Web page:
Bacteria Clean Diesel-Polluted Soil

Bacteria Clean Diesel-Polluted Soil


There are several sites polluted with oil or diesel fuel throughout the Arctic, stemming, e.g., from meteorological stations, research stations, or military outposts. 9117 Station Mestersvig, for example, is a remote military airfield on the east coast of Greenland with high concentrations of oil products in the soil.

Anders R.Johnsen, Geological Survey of Denmark and Greenland (GEUS), København, Denmark, and colleagues have performed an experiment to optimize the conditions for naturally occurring soil bacteria to break down soil contaminants. A full-scale, experimental landfarm was constructed at the military outpost, and soil contaminated with Arctic diesel was transferred there. About 3,000 m3 of polluted soil was excavated down to the permafrost and distributed in the landfarm, followed by yearly additions of fertilizer as well as plowing and irrigation. Bacterial populations and the biodegradation of diesel compounds were continuously monitored.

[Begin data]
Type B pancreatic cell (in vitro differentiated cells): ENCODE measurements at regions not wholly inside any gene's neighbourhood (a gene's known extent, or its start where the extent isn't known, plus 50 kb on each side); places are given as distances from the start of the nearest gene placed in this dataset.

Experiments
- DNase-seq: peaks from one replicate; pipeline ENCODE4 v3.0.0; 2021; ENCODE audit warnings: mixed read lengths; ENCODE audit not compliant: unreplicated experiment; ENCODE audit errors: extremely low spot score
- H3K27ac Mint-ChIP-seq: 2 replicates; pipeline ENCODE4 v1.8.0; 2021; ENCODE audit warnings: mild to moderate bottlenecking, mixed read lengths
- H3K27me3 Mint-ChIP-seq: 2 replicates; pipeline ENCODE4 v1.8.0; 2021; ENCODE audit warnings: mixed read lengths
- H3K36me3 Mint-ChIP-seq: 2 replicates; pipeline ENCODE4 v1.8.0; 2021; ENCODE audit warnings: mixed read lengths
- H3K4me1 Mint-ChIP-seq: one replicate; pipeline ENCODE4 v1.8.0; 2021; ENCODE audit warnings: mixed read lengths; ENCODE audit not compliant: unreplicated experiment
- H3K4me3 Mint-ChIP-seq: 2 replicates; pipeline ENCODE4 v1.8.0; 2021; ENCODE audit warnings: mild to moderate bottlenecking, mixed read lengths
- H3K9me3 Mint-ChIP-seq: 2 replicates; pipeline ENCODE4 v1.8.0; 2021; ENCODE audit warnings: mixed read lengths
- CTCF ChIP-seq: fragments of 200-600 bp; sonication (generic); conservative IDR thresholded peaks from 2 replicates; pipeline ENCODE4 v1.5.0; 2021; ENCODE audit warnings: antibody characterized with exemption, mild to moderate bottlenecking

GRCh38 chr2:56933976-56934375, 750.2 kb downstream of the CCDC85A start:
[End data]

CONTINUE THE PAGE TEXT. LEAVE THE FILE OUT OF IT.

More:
The researchers found that 64 % of the diesel was removed from the landfarm within the first year, and after five years, the bacteria had removed as much as 82 % of the diesel residue despite the frigid temperatures. Naphthalenes and n-alkanes were biodegraded, while cycloalkanes, hydroxylated polycyclic aromatic hydrocarbons (PAHs), and sulfur heterocycles were degraded slowly or not at all. The team hopes that in the future, naturally occurring bacteria could be used to remediate contamination in the Greenlandic environment at roughly 30 other deserted installations.



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